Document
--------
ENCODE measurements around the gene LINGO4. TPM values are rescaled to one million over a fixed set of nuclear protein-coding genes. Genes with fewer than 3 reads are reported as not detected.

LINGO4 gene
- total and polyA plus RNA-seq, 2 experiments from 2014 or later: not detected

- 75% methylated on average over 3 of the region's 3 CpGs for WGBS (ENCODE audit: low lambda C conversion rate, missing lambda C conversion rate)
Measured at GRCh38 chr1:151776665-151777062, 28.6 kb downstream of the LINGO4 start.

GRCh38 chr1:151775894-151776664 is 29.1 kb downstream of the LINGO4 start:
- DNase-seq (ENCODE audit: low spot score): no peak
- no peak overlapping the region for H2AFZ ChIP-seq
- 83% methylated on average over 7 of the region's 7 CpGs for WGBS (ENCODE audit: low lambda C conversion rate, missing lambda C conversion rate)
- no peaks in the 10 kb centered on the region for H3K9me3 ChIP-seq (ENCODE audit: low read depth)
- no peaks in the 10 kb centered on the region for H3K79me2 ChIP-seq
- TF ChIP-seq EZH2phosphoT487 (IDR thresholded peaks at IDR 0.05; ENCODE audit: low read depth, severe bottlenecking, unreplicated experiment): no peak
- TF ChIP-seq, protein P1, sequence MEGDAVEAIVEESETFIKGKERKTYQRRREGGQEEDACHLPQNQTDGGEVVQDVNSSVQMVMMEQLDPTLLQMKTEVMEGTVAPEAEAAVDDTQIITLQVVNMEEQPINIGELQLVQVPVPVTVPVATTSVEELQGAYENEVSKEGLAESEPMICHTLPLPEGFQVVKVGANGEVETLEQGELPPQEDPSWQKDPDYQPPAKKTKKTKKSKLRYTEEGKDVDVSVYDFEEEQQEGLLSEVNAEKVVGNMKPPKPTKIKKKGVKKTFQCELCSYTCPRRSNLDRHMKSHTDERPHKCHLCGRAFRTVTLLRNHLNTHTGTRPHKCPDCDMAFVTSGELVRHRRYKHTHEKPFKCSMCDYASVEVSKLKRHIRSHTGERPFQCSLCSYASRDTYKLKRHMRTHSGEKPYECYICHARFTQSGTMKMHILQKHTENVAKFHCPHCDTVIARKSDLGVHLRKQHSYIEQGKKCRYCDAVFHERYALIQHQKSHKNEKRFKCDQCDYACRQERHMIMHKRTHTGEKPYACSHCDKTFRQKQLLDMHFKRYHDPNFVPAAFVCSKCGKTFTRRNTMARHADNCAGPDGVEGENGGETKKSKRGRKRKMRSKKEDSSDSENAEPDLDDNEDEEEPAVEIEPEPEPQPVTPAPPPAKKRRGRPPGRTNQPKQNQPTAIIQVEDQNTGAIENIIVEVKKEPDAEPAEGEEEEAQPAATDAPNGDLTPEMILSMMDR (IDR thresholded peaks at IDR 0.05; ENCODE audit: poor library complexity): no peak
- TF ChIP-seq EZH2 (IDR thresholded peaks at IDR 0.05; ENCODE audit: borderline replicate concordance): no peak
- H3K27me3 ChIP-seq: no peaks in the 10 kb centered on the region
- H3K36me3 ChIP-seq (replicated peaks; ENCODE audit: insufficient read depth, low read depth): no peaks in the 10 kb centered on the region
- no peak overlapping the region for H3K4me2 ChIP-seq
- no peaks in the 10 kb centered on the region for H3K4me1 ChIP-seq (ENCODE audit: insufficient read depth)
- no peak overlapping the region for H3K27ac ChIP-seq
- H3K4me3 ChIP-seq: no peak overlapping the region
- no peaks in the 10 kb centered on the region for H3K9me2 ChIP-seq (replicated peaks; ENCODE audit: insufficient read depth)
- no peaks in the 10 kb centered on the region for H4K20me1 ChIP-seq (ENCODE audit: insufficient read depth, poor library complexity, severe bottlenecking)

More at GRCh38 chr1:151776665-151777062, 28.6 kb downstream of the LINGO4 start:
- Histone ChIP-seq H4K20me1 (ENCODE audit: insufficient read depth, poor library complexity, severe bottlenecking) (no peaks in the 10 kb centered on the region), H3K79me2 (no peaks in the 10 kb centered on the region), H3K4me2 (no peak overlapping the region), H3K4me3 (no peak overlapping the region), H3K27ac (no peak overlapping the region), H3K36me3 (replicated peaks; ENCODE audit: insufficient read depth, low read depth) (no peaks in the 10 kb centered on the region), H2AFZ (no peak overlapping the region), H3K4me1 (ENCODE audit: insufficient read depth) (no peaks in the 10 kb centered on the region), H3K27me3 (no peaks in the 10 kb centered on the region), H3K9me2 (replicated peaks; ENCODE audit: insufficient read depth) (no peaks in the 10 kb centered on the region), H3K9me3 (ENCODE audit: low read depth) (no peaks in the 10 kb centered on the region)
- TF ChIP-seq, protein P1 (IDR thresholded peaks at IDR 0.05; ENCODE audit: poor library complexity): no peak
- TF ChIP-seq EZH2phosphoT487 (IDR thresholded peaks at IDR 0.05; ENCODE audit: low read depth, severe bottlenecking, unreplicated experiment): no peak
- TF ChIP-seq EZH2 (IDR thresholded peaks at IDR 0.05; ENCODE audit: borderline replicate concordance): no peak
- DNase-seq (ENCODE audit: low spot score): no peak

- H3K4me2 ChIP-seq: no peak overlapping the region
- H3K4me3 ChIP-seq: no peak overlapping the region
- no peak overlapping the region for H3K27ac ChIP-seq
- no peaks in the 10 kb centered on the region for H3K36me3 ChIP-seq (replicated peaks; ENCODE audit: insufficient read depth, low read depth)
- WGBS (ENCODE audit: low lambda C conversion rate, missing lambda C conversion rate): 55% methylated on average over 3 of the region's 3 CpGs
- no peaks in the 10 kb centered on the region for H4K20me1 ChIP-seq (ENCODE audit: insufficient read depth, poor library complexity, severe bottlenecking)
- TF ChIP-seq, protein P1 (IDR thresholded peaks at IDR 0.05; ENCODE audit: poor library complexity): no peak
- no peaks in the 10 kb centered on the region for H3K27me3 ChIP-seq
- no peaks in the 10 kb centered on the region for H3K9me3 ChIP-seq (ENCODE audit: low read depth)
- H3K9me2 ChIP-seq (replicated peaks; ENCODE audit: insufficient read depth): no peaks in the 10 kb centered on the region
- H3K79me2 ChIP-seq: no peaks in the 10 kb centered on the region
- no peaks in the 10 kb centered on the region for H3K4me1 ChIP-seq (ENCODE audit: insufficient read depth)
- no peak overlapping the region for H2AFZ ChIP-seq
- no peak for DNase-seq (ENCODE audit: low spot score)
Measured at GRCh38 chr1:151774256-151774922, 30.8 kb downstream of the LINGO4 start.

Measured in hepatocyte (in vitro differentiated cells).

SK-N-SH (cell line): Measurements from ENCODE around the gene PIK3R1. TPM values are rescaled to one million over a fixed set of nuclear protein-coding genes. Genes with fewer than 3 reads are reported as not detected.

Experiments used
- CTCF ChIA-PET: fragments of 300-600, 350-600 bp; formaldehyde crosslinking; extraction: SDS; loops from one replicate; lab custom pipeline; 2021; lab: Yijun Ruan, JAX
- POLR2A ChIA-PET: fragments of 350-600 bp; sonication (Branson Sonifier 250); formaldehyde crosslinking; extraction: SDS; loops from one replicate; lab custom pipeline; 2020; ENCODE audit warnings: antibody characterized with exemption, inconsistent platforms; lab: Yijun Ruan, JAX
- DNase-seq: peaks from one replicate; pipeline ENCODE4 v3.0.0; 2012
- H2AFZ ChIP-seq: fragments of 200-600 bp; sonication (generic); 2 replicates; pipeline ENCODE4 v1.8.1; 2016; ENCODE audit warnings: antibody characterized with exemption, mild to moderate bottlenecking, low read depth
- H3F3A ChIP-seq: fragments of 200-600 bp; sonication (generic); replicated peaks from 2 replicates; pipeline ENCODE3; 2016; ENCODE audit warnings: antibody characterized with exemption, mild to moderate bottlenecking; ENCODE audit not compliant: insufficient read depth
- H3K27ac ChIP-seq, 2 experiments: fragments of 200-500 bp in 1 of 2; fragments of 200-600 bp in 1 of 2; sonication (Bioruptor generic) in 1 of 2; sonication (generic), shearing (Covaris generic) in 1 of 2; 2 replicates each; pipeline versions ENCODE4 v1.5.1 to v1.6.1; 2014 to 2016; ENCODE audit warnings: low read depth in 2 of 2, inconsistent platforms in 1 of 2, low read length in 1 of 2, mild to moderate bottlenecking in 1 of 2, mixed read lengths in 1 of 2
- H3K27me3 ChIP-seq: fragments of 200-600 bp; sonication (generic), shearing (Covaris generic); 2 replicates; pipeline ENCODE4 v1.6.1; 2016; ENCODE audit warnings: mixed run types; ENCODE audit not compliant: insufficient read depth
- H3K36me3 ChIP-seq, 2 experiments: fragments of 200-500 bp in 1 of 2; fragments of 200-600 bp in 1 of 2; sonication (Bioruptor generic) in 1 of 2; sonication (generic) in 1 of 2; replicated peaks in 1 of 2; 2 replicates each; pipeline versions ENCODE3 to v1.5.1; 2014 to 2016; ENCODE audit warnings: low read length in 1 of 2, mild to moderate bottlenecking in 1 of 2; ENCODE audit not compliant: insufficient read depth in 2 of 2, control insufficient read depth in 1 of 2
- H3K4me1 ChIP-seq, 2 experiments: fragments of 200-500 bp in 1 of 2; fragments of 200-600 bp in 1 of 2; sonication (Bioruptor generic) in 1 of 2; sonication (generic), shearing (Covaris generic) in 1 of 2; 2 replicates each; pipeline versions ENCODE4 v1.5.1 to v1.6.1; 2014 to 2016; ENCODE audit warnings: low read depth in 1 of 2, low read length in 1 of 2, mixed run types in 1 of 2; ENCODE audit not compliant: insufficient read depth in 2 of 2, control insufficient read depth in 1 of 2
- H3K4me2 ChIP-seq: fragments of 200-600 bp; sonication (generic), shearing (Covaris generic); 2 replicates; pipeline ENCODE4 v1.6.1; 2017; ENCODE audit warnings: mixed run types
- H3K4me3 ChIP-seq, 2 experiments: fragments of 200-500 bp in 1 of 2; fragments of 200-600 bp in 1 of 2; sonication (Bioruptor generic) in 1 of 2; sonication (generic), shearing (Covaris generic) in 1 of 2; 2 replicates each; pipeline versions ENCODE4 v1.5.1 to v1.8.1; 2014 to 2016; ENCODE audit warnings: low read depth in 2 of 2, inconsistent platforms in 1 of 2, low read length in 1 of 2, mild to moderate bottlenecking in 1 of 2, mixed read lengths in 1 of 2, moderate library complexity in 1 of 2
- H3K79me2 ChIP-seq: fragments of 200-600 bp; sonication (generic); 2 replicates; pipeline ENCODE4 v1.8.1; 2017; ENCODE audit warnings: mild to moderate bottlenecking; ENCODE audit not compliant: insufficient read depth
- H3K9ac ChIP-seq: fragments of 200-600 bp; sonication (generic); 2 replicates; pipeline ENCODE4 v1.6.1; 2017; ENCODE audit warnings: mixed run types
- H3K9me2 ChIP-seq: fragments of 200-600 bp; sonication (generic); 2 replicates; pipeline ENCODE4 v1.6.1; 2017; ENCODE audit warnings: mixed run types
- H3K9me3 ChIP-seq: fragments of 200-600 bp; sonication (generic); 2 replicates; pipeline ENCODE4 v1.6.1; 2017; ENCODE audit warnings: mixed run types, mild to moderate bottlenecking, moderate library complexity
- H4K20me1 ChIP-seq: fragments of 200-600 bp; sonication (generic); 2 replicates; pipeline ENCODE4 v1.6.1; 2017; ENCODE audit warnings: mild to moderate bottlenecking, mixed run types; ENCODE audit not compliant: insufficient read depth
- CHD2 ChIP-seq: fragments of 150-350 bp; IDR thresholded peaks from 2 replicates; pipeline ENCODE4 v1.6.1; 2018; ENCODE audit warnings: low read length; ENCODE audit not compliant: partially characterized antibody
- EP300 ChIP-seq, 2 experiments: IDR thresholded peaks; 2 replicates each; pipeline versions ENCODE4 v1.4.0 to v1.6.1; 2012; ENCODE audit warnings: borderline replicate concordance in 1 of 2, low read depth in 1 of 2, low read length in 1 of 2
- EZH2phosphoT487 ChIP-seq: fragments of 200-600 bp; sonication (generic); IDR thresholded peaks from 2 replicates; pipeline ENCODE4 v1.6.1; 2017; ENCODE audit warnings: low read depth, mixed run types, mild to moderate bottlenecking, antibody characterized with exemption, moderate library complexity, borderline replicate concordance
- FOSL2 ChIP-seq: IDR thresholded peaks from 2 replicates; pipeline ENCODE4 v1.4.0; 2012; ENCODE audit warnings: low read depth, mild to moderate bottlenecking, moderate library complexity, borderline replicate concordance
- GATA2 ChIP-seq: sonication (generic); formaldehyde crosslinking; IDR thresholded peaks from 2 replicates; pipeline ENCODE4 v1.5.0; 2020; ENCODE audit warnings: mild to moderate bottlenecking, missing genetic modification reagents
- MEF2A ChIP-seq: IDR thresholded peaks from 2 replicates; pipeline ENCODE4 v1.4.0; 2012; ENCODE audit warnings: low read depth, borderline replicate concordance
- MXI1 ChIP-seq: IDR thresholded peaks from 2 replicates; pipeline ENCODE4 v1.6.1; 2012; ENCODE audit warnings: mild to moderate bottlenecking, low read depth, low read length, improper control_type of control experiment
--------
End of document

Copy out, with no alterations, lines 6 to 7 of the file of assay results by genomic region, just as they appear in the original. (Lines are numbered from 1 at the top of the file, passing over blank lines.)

GRCh38 chr1:151775894-151776664 is 29.1 kb downstream of the LINGO4 start:
- DNase-seq (ENCODE audit: low spot score): no peak